Women’s Health Masterclass

15 minute read.
Women have borne the brunt of the pandemic, and now for the first time, we've invited North America's leading practitioners in women's health to come together and share the challenges and opportunities of caring for women this year and how we can adapt our care delivery to better serve our patients - and our practice. This is an edited transcript of the discussion. For the complete Masterclass, please watch the video.

In the Women's Health Masterclass, we take a deep dive into the challenges and the opportunities that the last two years have brought to women's health. We speak to Dr Tori Hudson ND, Dr Lisa Alschuler ND FABNO, Dr Jaclyn Chasse ND, and Dr Meghan Walker ND to learn how these distinguished panelists have evolved their care delivery to better align with the needs of patients today.


Key Takeaways

  1. Impact When thinking about a pandemic, you have to differentiate between what comes from being “infected” and what comes from being “affected”. We have lots of data showing us how women of all ages, races, employment, and socioeconomic classes have had to shoulder really unique burdens relevant to Covid-19. There are issues related to mental health and self-care, balanced with child care and home teaching. Plus weight gain, increased alcohol use, delay of preventive medicine exams, and recommended tests, also the decline in birth rates, as well as even increased risk during pregnancy are important. And let’s not forget violence against women in the home.
  2. Fertility The pandemic has been a “baby bust”. This is the sharpest decline we've had in the birth rate in the United States since we've been tracking it. There are biological impacts of stress on our fertility. But then also that fear and uncertainty. Last year, many women going through fertility treatment were in mid-cycle. They might have been injecting themselves with drugs when the fertility clinics shut down for months. In my own fertility practice, a ton of women were coming in because they didn't want to wait and they wanted to try to get pregnant.
  3. Delayed Screening Women are delaying screenings which is having an impact on their outcomes. Especially for chronic diseases like cancer. That's especially an issue for women at high risk, for example, women with a history of breast cancer. People are also having a lot of social isolation issues. And as we know, that's a huge determinant of disease outcome, especially in the world of oncology.
  4. Telehealth Women have generally rated their pandemic telehealth experience as good, very good or even excellent. However, medically underserved communities are also in Internet deserts. And so when we've all gone to telehealth, we've left out the population that's in the most need. And in those groups, of course, women are the most affected.
  5. Adapting Care Delivery Clinicians are pivoting their practice to a hybrid model where they combine one-on-one visits with virtual care delivery based on the needs of the patient. Both patients and practitioners have found the hybrid model to be more efficient and satisfactory.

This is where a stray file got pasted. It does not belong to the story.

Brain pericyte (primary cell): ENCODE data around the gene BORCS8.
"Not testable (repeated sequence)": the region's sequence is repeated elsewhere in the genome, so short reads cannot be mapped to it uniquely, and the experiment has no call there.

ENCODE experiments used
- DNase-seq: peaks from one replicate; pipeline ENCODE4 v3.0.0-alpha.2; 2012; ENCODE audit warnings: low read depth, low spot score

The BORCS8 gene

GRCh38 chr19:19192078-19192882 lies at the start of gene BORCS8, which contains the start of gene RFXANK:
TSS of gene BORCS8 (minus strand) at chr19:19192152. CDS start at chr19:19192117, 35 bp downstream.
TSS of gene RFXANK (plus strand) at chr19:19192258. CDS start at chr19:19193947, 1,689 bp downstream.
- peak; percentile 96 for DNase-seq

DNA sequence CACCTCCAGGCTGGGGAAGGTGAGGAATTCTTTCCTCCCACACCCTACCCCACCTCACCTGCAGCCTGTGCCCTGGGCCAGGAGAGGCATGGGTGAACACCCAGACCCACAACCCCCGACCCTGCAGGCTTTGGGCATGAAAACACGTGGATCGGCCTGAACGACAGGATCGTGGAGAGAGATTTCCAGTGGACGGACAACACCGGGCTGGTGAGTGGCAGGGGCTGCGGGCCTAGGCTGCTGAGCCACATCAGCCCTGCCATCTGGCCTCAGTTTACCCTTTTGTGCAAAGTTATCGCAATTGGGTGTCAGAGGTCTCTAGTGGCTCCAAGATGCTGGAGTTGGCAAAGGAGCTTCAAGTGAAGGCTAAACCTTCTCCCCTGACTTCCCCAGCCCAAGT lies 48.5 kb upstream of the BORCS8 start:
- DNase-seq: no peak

The Quadrants of Care framework uses digital assets to engage with the patient in phases from casual interest through active engagement to one-on-one visits - and then follow-up. This model is designed to enable the practitioner to diversify their revenue stream while maximizing their income.


Key Quotes

“One of the things this pandemic has really underscored for me is the fact that naturopathic medicine is absolutely the medicine that this world needs. I think we are the right provider for the time. I see this as really an opportunity to pat yourself on the back, for taking this path, for recognizing the importance of our principles and to really feel strong, confident, and secure, and that you have a gift for the world and the world needs your gift very, very much right now”. 
Dr Lise Alschuler ND FABNO

Surprising Facts

Data from Clinician Business Labs reveal that for the traditional clinician, 60 percent of the working week is spent seeing patients one-on-one. And yet, 60 percent of them are not charging appropriately for their services. By modernizing their care delivery model, they can spend about 25 percent of their time seeing patients one-on-one, while satisfying the goals they set themselves for achieving a positive impact on the health of their patients - and on their personal income.


The opinions expressed in this Nutramedica program are those of the guests and contributors. They do not necessarily reflect the opinions of Nutritional Fundamentals For Health Inc.

This video is intended for licensed or registered health professionals and students of health professions only. These statements have not been evaluated by the Food and Drug Administration. Information contained in these programs is not intended to diagnose, treat, cure or prevent any disease.